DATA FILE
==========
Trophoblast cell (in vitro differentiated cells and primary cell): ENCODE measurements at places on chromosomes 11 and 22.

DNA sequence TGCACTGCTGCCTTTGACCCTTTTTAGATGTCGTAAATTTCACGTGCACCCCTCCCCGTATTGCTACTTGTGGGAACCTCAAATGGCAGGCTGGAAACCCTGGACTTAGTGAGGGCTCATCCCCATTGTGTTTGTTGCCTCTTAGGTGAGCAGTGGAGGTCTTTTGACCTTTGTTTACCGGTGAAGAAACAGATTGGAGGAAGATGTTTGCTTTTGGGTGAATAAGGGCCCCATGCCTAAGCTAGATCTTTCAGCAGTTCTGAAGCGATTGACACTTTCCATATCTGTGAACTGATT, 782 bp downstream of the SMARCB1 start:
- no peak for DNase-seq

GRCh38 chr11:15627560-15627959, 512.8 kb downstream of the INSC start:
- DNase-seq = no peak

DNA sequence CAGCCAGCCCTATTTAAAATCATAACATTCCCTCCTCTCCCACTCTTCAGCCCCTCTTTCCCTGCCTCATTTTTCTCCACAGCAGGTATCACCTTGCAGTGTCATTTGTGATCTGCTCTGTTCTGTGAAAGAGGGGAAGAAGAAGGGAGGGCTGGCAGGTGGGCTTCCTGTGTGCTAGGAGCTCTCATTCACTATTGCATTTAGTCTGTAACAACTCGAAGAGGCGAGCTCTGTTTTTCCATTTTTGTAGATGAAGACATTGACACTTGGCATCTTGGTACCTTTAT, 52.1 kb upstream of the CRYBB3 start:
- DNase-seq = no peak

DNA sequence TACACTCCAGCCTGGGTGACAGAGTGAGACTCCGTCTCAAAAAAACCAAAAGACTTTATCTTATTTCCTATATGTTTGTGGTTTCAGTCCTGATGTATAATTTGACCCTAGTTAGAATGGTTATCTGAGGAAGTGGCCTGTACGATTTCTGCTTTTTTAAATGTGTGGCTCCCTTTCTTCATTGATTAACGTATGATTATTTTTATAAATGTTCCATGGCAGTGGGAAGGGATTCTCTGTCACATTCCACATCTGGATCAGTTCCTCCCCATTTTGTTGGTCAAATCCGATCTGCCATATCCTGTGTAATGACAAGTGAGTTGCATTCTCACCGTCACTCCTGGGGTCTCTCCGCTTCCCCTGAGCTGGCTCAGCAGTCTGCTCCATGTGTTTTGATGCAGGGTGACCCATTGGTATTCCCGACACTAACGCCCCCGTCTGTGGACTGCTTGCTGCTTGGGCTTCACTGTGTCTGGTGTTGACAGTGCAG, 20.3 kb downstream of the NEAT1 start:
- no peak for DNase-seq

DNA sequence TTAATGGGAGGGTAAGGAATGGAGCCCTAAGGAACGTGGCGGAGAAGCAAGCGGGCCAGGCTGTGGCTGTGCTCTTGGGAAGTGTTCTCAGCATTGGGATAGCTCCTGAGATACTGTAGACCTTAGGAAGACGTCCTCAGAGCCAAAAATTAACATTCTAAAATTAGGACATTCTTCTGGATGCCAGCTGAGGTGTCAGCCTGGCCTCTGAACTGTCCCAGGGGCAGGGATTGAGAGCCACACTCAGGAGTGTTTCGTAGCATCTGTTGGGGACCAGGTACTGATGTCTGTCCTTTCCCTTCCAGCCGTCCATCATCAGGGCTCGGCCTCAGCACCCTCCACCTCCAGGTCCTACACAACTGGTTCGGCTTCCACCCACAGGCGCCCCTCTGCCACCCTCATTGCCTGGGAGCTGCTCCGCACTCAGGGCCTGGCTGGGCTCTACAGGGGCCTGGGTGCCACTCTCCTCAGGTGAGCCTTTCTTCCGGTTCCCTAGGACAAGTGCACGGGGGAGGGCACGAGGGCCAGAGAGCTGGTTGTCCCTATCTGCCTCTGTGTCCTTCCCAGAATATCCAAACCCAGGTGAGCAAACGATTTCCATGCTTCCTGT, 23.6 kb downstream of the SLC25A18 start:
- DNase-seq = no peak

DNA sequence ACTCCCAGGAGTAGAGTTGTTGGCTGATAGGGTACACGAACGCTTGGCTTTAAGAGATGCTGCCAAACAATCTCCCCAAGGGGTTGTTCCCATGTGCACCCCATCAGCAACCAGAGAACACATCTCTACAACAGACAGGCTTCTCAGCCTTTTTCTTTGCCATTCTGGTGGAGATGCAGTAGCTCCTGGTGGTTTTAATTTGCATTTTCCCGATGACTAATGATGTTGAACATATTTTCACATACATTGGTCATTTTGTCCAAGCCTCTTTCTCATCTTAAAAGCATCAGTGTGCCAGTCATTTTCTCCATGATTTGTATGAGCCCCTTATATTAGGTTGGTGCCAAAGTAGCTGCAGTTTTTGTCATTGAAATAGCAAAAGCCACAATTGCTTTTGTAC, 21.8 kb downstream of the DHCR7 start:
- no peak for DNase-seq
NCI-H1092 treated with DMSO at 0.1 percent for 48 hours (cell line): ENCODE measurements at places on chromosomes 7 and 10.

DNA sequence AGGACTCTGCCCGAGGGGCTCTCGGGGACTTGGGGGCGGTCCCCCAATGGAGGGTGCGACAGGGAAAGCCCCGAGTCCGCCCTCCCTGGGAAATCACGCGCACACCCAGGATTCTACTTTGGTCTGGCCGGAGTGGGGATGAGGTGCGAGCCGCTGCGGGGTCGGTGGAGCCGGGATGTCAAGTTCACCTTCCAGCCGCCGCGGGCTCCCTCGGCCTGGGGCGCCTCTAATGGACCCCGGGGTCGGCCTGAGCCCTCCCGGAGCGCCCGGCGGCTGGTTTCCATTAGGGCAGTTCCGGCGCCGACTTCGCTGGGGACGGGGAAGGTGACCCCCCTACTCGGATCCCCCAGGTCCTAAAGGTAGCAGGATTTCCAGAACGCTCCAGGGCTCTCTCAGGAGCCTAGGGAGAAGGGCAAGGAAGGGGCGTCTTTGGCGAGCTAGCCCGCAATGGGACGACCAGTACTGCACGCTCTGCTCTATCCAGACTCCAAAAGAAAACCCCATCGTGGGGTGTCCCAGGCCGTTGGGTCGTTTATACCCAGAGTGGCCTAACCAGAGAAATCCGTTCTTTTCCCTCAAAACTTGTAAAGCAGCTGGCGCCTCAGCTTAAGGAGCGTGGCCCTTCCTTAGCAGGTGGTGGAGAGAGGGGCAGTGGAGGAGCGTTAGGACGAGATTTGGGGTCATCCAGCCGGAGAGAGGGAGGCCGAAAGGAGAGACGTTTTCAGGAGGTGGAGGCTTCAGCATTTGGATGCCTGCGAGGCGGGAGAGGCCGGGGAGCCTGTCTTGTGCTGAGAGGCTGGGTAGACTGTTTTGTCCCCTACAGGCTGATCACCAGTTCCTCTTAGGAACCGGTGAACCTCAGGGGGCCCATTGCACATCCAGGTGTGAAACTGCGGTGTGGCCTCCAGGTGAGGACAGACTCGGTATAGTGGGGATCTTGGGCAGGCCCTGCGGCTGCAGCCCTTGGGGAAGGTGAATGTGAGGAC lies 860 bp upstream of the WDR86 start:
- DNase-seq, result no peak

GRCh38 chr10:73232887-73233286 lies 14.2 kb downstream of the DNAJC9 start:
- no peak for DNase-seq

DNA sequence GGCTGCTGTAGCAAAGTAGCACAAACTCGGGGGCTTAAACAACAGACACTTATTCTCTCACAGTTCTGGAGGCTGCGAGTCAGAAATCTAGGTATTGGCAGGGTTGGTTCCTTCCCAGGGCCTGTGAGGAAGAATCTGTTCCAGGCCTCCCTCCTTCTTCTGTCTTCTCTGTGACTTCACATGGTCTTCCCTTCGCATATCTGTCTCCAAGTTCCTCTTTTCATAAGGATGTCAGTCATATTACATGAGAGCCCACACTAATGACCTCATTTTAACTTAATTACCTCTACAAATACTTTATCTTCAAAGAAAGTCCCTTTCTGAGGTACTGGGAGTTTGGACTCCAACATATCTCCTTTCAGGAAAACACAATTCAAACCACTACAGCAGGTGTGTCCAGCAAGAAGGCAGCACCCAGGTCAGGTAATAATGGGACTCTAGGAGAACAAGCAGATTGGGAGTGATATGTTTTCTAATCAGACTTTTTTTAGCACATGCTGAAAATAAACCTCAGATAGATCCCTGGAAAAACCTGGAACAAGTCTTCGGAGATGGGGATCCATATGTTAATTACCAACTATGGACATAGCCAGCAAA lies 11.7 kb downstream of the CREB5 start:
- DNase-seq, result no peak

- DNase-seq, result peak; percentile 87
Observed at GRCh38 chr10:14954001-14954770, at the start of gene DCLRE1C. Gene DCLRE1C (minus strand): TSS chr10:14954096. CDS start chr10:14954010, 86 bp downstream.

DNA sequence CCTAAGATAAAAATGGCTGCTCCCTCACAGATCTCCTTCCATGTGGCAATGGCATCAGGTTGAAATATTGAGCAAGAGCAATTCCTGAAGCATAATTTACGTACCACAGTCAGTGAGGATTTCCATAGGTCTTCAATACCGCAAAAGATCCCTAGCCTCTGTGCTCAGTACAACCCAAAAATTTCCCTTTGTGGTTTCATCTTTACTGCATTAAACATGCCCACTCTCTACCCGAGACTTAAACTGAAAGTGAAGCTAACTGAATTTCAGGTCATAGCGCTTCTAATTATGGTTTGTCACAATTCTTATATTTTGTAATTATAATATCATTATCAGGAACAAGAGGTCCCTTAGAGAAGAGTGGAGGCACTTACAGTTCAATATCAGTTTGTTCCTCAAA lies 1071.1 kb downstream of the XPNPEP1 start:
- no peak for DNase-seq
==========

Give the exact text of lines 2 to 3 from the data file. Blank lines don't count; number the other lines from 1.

DNA sequence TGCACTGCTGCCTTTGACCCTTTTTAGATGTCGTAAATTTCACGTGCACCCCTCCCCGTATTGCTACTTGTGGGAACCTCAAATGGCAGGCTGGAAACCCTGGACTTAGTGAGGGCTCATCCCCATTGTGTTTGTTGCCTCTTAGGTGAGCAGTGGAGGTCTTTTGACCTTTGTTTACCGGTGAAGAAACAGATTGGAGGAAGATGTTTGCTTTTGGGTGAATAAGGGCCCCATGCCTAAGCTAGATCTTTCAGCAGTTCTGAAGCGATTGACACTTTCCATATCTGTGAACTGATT, 782 bp downstream of the SMARCB1 start:
- no peak for DNase-seq